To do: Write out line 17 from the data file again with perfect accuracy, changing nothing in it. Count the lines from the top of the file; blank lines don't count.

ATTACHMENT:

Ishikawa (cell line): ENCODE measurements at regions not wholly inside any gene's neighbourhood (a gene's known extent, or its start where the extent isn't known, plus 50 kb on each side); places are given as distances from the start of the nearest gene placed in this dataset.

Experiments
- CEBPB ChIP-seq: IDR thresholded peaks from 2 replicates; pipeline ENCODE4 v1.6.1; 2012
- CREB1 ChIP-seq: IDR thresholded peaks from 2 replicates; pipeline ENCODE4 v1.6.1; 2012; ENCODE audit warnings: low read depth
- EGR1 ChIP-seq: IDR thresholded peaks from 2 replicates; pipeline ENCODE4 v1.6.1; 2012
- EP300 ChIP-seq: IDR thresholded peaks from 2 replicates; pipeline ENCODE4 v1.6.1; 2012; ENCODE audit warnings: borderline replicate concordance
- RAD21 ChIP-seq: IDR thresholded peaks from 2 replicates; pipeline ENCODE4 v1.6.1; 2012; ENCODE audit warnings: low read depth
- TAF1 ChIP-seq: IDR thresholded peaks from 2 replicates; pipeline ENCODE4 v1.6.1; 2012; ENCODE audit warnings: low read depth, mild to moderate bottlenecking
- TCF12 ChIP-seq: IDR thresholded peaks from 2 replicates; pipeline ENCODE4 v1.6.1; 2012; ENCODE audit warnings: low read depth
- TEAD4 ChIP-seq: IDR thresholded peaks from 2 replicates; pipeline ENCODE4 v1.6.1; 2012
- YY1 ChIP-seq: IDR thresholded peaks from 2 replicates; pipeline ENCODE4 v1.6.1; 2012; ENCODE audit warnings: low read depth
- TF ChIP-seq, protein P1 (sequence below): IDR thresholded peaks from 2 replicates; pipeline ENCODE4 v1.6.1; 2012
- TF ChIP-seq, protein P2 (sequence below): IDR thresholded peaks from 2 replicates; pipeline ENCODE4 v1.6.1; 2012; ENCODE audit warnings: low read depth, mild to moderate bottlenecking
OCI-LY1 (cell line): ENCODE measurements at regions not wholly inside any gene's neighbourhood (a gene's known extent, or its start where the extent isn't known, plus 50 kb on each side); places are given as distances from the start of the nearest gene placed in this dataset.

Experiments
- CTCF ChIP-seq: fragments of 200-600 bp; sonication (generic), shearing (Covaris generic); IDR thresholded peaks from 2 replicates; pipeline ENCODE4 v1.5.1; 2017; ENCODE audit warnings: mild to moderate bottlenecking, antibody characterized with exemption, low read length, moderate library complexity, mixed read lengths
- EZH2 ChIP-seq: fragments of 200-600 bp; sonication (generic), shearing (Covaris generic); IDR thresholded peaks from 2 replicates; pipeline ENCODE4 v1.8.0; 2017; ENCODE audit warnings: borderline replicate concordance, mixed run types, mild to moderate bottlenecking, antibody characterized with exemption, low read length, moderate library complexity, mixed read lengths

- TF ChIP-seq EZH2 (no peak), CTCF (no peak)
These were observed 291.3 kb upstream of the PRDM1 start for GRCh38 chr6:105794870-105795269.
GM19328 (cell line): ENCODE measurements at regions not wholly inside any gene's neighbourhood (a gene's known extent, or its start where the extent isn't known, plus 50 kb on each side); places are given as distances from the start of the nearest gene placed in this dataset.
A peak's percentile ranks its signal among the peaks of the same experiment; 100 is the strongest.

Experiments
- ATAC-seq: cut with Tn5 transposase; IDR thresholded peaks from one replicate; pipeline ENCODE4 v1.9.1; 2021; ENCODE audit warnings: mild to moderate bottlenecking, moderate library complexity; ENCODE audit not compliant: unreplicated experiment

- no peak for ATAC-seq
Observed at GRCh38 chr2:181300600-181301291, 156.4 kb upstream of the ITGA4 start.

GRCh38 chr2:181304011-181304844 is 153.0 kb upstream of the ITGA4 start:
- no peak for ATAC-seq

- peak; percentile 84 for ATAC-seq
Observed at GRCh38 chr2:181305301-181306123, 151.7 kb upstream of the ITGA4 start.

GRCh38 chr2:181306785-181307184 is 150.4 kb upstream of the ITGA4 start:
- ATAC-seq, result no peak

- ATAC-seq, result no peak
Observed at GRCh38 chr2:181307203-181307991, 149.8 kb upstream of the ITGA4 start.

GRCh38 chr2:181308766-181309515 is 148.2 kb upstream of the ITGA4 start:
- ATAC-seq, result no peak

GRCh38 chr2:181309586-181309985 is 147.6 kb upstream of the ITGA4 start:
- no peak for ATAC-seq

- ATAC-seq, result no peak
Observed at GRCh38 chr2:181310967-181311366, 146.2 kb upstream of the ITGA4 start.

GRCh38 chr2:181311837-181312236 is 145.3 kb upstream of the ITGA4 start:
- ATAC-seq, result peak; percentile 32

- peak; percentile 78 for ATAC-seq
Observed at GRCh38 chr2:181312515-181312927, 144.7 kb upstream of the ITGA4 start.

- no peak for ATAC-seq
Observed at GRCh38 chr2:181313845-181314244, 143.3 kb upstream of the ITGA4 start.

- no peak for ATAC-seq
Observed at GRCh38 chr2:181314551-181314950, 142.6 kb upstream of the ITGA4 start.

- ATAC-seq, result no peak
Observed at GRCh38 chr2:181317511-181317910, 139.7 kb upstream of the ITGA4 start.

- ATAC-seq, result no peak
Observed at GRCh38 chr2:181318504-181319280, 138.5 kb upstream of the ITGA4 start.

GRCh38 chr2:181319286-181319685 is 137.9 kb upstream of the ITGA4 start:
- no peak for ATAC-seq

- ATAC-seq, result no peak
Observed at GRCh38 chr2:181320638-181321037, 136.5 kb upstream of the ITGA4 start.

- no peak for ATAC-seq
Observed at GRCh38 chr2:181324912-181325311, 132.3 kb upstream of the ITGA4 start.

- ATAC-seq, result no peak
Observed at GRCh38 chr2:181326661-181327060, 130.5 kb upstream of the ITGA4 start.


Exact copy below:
- EZH2 ChIP-seq: fragments of 200-600 bp; sonication (generic), shearing (Covaris generic); IDR thresholded peaks from 2 replicates; pipeline ENCODE4 v1.8.0; 2017; ENCODE audit warnings: borderline replicate concordance, mixed run types, mild to moderate bottlenecking, antibody characterized with exemption, low read length, moderate library complexity, mixed read lengths